At the beginning of the term, professors should meet with Writing Assistants to:
- Provide WAs with copies of syllabi and assignments.
- Clarify logistical details for WA work, such as:
- the dates upon which WAs might receive students drafts and the time they have to finish responding (Sample Schedule),
- where scheduling polls for individual meetings could be shared or posted,
- what tools WAs will use to record feedback (e.g. Canvas Speed Grader, Microsoft Word comments, pencil and paper),
- Explain the writing-related learning objectives for the course and how those objectives align with the course design,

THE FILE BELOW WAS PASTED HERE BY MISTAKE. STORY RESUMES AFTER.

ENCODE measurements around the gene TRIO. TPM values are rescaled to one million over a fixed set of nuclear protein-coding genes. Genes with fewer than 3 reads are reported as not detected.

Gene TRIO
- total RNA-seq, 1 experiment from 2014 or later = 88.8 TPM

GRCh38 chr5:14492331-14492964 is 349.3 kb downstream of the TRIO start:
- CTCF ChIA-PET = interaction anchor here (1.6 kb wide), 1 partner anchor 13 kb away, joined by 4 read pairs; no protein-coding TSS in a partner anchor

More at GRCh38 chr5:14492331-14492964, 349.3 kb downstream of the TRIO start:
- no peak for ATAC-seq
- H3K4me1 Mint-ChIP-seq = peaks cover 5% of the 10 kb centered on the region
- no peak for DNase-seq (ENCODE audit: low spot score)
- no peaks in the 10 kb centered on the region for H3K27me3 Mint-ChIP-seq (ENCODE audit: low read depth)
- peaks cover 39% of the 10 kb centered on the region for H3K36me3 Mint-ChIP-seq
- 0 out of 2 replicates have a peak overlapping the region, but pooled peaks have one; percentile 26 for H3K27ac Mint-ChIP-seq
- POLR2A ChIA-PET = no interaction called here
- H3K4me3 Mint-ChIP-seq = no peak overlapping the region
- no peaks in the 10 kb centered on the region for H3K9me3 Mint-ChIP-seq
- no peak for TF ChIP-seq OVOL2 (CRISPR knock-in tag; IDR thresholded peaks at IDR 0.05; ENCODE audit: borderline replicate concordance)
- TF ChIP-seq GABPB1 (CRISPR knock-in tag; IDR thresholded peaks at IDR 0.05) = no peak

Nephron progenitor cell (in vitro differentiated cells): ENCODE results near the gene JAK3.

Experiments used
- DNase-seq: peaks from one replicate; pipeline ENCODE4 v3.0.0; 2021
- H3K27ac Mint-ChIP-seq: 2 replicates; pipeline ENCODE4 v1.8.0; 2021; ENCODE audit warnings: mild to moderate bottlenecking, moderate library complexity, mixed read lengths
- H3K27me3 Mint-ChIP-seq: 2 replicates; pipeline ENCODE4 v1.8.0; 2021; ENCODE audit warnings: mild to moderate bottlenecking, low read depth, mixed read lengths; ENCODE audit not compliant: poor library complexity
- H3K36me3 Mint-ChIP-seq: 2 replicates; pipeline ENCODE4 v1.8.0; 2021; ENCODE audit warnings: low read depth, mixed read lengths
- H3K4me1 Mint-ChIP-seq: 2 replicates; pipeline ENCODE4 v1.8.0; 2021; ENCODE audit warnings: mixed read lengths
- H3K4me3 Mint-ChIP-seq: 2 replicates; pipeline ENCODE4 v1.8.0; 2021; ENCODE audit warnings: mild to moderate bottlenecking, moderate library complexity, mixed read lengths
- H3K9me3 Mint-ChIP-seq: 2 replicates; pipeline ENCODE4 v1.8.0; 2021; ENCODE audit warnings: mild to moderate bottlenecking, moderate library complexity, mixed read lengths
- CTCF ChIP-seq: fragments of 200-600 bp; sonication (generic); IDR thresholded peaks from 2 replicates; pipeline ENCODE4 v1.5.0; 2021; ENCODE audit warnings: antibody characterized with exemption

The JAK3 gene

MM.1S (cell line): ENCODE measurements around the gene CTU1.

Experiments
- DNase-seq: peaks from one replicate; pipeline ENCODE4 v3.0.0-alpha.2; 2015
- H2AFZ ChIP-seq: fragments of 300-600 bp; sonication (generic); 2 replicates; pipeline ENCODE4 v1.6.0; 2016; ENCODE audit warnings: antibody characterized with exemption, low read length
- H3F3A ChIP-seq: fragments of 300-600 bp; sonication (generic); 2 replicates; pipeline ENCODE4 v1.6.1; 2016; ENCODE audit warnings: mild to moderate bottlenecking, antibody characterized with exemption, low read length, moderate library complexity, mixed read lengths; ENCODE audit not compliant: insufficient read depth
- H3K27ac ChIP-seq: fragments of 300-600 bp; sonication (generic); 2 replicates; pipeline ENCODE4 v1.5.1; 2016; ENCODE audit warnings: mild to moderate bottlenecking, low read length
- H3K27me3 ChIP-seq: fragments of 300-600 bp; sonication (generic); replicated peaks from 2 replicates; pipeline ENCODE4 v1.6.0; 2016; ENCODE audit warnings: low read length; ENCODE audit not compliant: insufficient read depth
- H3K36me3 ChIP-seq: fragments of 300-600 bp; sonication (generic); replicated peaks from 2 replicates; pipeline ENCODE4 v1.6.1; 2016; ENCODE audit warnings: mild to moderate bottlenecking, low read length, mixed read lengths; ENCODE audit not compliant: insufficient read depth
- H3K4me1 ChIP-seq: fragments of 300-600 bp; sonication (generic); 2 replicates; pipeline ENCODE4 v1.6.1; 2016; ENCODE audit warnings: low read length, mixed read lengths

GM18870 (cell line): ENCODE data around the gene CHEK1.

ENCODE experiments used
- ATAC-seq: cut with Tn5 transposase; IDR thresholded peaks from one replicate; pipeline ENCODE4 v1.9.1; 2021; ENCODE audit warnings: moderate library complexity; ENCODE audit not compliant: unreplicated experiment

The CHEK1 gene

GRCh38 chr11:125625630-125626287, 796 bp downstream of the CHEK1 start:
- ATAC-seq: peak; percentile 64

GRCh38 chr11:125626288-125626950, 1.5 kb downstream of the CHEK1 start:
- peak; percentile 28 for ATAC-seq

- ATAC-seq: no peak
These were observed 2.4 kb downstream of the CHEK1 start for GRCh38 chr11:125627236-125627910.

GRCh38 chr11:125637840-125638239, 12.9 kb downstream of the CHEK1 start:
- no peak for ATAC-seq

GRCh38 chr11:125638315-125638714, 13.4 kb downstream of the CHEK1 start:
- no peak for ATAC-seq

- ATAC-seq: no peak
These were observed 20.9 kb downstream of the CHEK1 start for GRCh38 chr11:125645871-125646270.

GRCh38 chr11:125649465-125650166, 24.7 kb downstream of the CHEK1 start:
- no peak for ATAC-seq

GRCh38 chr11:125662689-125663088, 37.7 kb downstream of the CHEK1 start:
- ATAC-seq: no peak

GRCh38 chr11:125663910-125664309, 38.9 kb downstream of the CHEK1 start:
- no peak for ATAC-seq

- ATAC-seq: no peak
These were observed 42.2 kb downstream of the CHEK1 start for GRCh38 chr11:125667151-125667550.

- Discuss expectations for assignments to help WAs focus their feedback, and
- Agree on the protocol that WAs should follow if they suspect plagiarism in a draft.
We recommend that professors:
- Invite WAs to meet their classes early in the term, schedules permitting,
- Add WAs to Canvas sites as observers,
- Provide WAs with the class roster so that they can contact students and keep accurate records,
- Arrange regular, substantive conversations with WAs, whether face to face or through e-mail, about the WAs work and observations about student work, and
- Give feedback to WAs about the substance and style of their work, by reviewing WA commentary or asking for WA reports on their out-of-class meetings.
While WAs want to serve as resources for your students, they are also eager to further their education. So, much like Presidential Scholars, WAs require mentoring.